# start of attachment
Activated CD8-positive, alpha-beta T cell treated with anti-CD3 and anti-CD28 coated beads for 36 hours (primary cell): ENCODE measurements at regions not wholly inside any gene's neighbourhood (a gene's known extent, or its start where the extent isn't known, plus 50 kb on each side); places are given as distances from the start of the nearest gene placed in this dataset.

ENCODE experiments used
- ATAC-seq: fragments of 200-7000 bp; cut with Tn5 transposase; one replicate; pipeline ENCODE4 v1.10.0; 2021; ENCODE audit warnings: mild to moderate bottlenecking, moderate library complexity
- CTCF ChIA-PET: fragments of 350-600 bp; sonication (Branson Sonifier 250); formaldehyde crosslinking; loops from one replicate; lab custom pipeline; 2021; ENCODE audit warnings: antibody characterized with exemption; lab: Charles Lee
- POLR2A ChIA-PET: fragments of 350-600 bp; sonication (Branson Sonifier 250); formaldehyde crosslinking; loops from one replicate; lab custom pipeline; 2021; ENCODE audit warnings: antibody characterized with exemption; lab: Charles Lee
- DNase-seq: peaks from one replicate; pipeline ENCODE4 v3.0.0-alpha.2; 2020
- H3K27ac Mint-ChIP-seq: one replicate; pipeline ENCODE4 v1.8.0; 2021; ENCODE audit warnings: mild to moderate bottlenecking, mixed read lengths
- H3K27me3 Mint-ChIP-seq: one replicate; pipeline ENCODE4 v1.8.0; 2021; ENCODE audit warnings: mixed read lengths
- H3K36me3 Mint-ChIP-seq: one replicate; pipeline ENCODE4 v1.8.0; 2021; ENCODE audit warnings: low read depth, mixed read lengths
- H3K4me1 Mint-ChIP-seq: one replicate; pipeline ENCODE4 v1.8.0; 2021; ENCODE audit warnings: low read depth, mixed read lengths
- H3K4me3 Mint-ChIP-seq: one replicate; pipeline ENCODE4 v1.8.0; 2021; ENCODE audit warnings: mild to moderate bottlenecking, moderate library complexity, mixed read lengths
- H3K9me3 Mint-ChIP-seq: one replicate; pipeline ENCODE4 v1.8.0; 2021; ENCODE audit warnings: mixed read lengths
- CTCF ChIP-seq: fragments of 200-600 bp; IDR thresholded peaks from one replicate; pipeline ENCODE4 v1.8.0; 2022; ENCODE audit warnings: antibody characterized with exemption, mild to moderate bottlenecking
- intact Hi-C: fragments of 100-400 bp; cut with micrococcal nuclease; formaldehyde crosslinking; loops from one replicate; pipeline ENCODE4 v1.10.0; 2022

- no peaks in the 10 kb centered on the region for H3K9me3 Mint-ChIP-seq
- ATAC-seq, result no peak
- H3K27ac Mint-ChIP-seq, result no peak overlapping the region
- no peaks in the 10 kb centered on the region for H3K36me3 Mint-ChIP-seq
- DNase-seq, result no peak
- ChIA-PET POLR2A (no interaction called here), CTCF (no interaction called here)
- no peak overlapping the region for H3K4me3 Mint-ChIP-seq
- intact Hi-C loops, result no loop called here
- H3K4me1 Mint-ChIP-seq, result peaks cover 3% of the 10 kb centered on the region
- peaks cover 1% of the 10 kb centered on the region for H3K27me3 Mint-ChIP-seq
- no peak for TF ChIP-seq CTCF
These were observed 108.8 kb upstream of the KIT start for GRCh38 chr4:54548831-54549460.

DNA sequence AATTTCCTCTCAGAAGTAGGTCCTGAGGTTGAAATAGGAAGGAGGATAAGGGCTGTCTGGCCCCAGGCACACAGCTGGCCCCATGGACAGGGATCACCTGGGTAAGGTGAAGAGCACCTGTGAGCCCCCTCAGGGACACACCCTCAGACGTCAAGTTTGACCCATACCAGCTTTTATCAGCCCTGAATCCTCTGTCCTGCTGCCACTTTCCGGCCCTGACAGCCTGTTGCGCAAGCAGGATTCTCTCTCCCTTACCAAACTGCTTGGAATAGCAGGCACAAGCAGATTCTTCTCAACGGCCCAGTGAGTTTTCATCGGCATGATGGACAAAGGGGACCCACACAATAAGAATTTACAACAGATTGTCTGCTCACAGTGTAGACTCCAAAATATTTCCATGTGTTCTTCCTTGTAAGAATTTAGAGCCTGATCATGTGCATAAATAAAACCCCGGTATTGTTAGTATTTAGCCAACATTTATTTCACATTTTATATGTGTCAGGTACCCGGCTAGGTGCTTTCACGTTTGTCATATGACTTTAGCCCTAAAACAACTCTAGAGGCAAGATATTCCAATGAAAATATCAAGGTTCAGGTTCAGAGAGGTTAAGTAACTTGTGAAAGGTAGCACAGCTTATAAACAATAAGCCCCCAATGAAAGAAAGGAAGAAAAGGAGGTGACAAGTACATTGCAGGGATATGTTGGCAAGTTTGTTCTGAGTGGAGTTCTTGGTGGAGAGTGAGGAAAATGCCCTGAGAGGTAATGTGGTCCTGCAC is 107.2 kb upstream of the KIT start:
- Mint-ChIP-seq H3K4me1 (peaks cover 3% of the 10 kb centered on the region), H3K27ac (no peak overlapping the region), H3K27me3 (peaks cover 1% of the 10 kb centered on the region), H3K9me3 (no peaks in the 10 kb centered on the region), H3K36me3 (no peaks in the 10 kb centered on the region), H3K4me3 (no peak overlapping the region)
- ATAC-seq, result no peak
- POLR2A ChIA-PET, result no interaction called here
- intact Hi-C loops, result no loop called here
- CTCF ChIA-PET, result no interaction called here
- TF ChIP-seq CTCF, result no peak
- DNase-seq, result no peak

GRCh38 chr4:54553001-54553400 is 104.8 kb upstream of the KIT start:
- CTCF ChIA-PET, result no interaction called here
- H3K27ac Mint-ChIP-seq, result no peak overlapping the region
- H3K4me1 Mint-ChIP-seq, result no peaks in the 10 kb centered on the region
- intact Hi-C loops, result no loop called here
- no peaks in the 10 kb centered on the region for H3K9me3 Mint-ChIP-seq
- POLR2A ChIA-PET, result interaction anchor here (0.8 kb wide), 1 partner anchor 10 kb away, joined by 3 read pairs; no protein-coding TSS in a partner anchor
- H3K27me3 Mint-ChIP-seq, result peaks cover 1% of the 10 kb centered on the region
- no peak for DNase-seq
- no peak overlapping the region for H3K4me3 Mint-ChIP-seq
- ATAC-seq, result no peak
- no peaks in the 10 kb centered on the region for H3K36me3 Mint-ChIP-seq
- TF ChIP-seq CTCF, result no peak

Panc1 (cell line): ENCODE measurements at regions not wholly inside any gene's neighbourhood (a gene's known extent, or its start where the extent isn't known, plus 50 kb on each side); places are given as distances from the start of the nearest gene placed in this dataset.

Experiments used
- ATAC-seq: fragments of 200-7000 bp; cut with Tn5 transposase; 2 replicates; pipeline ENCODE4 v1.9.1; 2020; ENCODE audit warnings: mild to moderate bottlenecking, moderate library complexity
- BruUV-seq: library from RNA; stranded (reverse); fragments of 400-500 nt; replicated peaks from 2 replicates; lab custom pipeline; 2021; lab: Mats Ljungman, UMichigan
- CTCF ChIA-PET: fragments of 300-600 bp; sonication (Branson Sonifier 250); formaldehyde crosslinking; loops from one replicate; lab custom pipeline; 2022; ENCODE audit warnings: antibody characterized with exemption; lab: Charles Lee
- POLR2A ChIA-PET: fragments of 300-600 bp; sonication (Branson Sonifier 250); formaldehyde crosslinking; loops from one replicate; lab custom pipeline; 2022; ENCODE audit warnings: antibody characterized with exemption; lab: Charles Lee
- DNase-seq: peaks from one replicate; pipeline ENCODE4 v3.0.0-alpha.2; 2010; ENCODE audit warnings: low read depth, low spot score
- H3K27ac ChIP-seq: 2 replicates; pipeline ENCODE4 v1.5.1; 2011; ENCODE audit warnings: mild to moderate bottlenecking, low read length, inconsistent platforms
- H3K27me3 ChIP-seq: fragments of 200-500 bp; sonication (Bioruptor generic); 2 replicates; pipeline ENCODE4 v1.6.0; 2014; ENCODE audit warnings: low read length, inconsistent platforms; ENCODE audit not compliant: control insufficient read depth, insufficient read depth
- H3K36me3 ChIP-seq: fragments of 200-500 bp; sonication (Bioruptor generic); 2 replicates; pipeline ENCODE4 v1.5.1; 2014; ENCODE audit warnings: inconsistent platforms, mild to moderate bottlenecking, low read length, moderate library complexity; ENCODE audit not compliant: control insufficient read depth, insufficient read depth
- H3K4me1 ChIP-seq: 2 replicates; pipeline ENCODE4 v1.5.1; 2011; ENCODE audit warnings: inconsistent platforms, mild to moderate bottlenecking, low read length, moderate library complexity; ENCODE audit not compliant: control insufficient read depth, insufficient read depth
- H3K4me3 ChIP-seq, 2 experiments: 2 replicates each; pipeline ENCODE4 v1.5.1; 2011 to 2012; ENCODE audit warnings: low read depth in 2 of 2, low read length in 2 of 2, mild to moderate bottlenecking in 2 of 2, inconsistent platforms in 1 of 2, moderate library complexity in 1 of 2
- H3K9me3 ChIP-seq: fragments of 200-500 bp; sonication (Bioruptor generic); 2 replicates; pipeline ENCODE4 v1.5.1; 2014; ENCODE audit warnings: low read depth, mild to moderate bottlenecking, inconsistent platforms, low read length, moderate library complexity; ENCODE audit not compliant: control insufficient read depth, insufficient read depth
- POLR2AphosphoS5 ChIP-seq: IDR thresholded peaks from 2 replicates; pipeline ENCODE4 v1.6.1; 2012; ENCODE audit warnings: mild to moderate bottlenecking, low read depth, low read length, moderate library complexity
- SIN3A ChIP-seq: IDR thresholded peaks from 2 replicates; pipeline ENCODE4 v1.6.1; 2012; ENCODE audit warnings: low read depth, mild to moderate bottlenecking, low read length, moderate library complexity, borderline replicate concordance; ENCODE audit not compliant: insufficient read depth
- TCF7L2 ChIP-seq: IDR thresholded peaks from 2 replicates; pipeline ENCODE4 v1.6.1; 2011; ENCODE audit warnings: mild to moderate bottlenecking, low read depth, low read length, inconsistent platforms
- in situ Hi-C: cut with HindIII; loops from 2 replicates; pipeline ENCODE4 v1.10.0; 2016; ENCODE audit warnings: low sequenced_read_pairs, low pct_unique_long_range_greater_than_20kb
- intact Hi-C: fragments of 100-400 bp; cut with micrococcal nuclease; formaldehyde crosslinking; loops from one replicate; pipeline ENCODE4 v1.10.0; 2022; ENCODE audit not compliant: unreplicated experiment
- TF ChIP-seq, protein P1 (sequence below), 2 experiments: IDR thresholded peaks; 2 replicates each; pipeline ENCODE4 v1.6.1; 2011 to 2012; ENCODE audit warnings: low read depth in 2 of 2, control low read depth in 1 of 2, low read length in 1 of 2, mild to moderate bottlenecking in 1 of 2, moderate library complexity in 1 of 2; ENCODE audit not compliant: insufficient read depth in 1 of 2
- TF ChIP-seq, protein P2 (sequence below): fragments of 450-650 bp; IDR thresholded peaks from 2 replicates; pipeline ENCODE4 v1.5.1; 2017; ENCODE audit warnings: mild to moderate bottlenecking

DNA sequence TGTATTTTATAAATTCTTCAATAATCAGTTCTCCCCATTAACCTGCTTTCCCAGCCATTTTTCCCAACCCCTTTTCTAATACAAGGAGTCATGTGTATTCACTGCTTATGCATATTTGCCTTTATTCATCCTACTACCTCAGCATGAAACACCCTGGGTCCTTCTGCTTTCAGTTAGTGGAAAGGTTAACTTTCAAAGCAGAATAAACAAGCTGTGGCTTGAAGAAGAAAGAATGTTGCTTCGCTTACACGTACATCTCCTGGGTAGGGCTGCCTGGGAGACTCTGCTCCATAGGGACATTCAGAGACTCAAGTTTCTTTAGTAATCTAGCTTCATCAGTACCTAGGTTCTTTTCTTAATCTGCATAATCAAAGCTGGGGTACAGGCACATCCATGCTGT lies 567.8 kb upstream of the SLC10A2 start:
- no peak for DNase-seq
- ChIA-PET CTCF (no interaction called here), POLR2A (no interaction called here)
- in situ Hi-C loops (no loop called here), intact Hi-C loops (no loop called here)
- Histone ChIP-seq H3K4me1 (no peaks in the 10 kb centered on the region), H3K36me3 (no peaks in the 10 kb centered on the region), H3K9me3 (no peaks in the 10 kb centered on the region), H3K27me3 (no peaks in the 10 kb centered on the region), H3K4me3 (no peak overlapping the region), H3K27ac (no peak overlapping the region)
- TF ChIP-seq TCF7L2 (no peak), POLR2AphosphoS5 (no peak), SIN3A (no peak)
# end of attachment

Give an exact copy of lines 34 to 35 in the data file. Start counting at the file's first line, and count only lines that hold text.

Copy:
- DNase-seq, result no peak

GRCh38 chr4:54553001-54553400 is 104.8 kb upstream of the KIT start: